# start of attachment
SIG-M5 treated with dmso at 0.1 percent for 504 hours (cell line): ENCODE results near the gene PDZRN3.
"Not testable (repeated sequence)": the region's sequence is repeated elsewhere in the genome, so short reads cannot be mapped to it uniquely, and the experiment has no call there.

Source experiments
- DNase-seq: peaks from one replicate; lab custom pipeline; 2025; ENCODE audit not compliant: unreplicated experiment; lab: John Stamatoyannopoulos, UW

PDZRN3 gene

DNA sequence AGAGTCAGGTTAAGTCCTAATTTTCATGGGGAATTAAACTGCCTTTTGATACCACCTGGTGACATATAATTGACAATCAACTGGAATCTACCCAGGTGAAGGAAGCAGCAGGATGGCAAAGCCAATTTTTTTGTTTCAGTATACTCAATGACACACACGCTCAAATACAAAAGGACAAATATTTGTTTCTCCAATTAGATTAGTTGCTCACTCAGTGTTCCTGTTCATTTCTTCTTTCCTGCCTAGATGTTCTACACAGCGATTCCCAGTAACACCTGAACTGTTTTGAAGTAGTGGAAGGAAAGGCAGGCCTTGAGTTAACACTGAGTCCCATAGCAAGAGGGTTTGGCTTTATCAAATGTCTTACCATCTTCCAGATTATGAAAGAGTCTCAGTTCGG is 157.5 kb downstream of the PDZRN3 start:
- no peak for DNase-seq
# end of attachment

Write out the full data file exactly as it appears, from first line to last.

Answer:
SIG-M5 treated with dmso at 0.1 percent for 504 hours (cell line): ENCODE results near the gene PDZRN3.
"Not testable (repeated sequence)": the region's sequence is repeated elsewhere in the genome, so short reads cannot be mapped to it uniquely, and the experiment has no call there.

Source experiments
- DNase-seq: peaks from one replicate; lab custom pipeline; 2025; ENCODE audit not compliant: unreplicated experiment; lab: John Stamatoyannopoulos, UW

PDZRN3 gene

DNA sequence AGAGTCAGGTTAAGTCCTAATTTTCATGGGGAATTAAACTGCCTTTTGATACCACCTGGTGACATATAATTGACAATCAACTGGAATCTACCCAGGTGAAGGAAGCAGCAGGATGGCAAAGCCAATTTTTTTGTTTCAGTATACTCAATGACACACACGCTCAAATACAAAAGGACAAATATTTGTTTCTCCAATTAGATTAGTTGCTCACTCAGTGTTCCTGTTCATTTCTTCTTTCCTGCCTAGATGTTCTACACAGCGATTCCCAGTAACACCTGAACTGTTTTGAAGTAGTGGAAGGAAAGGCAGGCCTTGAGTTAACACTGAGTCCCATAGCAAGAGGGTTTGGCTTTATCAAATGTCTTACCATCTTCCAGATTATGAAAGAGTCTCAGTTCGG is 157.5 kb downstream of the PDZRN3 start:
- no peak for DNase-seq